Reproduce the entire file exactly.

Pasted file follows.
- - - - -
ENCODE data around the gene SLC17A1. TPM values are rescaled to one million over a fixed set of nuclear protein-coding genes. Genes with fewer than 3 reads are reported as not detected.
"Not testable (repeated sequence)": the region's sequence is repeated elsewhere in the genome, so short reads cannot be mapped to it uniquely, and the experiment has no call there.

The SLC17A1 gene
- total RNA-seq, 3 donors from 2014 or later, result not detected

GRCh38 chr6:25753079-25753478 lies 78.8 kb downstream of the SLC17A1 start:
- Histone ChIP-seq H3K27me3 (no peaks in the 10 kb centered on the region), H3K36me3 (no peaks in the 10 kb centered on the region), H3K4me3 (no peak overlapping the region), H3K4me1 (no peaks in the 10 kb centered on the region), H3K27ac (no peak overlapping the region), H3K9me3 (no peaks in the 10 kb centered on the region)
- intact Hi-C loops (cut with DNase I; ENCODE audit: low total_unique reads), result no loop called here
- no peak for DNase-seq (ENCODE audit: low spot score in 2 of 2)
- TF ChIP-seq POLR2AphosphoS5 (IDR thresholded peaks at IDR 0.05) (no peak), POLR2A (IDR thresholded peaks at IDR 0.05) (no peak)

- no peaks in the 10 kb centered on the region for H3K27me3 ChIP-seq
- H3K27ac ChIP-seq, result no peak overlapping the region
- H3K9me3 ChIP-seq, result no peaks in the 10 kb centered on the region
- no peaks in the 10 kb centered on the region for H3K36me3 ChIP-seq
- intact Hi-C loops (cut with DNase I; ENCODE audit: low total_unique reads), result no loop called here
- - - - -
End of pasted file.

ENCODE data around the gene SLC17A1. TPM values are rescaled to one million over a fixed set of nuclear protein-coding genes. Genes with fewer than 3 reads are reported as not detected.
"Not testable (repeated sequence)": the region's sequence is repeated elsewhere in the genome, so short reads cannot be mapped to it uniquely, and the experiment has no call there.

The SLC17A1 gene
- total RNA-seq, 3 donors from 2014 or later, result not detected

GRCh38 chr6:25753079-25753478 lies 78.8 kb downstream of the SLC17A1 start:
- Histone ChIP-seq H3K27me3 (no peaks in the 10 kb centered on the region), H3K36me3 (no peaks in the 10 kb centered on the region), H3K4me3 (no peak overlapping the region), H3K4me1 (no peaks in the 10 kb centered on the region), H3K27ac (no peak overlapping the region), H3K9me3 (no peaks in the 10 kb centered on the region)
- intact Hi-C loops (cut with DNase I; ENCODE audit: low total_unique reads), result no loop called here
- no peak for DNase-seq (ENCODE audit: low spot score in 2 of 2)
- TF ChIP-seq POLR2AphosphoS5 (IDR thresholded peaks at IDR 0.05) (no peak), POLR2A (IDR thresholded peaks at IDR 0.05) (no peak)

- no peaks in the 10 kb centered on the region for H3K27me3 ChIP-seq
- H3K27ac ChIP-seq, result no peak overlapping the region
- H3K9me3 ChIP-seq, result no peaks in the 10 kb centered on the region
- no peaks in the 10 kb centered on the region for H3K36me3 ChIP-seq
- intact Hi-C loops (cut with DNase I; ENCODE audit: low total_unique reads), result no loop called here